frank hodginkinson

Frank Hodgkinson was a noted Australian abstract printmaker, painter and graphic artist.

Hodgkinson’s work became more abstract and expressionist. While his paintings in the 1950s had remained figurative, “with a leaning towards the neo-romantic”, at the end of the decade he developed a “more plastic, painterly abstraction”, according to art historian Bernard Smith (1916–2011). Deep, thick layers of pastes displaying burnt siennas and raw ochres among the blacks and whites provided a dynamic texture. New materials found their way into his paintings. Hodgkinson enjoyed experimenting with molten wax, employed an encaustic technique, but also used oils and polyvinyl acetate, while mixing in materials such as hessian and other matter.

“I like to build a surface, dig into it, penetrate behind the veil of reality, open it up to reveal new sensations of space, then enter and explore it. With every advance from the known to the unknown the mystery increases. It’s a wrestle to extract the mystery, to find the essence of its ecstatic silence,” he wrote to Bernard Smith.

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Frank Hodgkinson


Born in Ashfield Sydney New South Wales1919

Died in Sydney New South Wales 2001

Hodgkinson was educated at Fort Street High School and after leaving began work as a commercial artist and newspaper illustrator. He studied at the Royal Art Society of New South Wales.

At the outbreak of World War II he joined the Army and served in the Middle East, North Africa, New Guinea and Borneo as an official war artist. Following the war he studied and worked in Europe, especially Spain.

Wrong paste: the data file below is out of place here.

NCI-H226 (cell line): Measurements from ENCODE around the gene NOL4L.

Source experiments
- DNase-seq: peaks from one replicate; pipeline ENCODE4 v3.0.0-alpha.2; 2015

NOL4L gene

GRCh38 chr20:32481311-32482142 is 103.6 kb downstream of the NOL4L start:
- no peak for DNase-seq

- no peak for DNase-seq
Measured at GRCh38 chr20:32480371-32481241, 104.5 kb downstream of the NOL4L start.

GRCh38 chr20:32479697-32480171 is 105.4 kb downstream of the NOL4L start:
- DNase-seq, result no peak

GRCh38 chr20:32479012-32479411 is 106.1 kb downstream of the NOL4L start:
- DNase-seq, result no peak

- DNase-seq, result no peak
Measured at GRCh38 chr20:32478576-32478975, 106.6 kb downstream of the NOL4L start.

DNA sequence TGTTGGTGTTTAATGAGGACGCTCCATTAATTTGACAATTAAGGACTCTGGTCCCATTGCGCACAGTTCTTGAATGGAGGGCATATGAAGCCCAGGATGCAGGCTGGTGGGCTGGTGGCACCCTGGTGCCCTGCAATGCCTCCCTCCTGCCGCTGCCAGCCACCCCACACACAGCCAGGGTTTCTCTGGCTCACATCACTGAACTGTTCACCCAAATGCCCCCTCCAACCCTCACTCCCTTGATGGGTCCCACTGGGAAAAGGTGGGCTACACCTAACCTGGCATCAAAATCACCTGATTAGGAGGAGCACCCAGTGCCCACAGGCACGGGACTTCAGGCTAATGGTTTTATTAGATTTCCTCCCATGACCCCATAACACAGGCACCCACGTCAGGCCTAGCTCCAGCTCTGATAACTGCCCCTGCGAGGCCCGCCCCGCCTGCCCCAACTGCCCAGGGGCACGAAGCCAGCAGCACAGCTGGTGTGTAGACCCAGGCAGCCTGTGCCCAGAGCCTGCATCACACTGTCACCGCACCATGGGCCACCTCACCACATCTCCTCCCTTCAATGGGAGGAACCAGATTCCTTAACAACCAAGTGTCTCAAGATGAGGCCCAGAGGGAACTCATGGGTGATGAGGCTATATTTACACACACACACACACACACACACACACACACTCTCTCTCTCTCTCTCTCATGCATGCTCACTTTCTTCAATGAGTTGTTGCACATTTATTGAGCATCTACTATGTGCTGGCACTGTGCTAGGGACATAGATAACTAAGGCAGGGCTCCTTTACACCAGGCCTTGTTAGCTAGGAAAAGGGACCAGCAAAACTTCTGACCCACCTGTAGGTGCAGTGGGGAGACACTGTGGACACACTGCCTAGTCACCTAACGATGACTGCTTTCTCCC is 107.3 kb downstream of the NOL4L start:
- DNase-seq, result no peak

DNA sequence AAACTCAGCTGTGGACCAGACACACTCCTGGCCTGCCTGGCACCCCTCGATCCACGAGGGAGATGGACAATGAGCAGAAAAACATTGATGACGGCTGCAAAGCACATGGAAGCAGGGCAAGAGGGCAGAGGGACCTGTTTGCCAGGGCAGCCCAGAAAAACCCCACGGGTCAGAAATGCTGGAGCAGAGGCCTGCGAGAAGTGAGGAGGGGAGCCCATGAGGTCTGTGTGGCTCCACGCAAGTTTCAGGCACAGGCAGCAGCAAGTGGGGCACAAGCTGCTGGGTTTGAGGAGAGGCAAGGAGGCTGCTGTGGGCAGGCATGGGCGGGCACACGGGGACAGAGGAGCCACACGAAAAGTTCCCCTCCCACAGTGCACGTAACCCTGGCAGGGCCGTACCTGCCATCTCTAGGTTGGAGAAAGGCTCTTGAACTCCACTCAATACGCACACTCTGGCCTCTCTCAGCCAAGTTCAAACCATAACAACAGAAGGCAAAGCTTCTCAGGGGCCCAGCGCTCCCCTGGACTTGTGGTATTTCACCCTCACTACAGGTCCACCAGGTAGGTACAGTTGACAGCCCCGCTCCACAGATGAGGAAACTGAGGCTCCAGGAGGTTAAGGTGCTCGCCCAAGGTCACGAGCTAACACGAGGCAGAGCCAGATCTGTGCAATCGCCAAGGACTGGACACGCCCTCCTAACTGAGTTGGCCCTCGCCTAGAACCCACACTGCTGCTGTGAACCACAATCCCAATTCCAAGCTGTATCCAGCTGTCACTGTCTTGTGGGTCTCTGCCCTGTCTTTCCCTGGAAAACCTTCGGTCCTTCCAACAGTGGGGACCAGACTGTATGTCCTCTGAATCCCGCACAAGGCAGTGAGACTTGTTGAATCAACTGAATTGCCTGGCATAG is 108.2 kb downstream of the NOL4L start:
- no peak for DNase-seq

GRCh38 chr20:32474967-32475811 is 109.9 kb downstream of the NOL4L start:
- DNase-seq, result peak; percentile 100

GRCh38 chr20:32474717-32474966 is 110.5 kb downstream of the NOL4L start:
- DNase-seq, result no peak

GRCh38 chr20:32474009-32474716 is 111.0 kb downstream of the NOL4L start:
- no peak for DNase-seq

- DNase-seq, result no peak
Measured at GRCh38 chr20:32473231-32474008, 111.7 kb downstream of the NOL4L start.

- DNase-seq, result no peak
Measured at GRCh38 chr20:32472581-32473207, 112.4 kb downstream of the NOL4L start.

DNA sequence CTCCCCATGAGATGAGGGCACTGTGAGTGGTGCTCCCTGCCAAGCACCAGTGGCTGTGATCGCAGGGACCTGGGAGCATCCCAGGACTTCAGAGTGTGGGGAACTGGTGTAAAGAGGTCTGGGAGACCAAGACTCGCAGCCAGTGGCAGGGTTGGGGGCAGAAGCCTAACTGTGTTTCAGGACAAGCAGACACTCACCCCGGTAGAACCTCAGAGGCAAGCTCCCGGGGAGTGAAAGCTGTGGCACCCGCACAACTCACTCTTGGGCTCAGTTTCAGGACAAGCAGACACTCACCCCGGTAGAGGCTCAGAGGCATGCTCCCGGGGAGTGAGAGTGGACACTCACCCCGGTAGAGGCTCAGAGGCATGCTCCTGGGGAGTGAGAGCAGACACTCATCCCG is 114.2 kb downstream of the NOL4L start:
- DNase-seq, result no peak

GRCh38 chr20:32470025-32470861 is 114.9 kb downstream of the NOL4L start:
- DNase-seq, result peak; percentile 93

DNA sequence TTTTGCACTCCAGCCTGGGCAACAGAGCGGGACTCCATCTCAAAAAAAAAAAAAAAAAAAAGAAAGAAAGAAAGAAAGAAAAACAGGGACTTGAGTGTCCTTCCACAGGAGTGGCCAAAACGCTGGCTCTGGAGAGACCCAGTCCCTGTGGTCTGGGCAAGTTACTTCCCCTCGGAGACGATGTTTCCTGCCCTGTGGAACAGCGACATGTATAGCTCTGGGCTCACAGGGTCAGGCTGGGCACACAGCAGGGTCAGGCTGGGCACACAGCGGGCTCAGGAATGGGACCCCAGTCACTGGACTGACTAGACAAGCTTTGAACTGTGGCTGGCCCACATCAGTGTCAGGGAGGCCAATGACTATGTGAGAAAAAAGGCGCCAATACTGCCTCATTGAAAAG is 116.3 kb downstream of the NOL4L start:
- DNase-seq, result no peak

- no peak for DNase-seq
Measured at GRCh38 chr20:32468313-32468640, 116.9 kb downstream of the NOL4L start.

Hodgkinson moved back to Australia in 1970 and in 1971 took up residence in the bush north of Melbourne at Dunmoochin on the invitation of Clifton Pugh. Pugh introduced Hodgkinson to oil viscosity printing.

Hodgkinson married Kate Ratten in 1972 then moved to Kenthurst, outside Sydney.

Lou Klepac art historian, author and publisher praised Frank Hodgkinson “not only one of the finest Australian abstract painters, but equally a marvellous draughtsman, an exceptional etcher and a most interesting and talented writer”. Dr Colin Jack-Hinton, Emeritus and Foundation Director of Museums and Art Galleries of the Northern Territory, as it was known then, called him in the introduction to the Hodgkinson monograph published by Beagle Press in 1994 a “prodigious artist of great distinction”.

Novelist Morris West wrote: “He is a man so various that he hardly gives you time to focus on any single one talent. He is a painter, a sculptor, an architect, a designer of habitats and ambiences. His creative energy is enormous. His curiosity is at once that of a child and a mature philosopher trying to make sense of the cosmos over which he has ranged with hunger and delight.” He was very much an ‘Australian artist’, despite spending many formative years abroad. Driven by an interest to explore where and how art is developing, throughout his entire career he sought to paint, in his own words, “purposefully, not to the whims of fashion.” Hodgkinson strove to establish from his own “point of view a relationship with this country and the world at large,” displaying a remarkable sense of place and a uniquely Australian character.


Hodgkinson won the first Helena Rubinstein Travelling Scholarship in 1958 and became a Member of the Order of Australia in 1999 for services to the visual arts.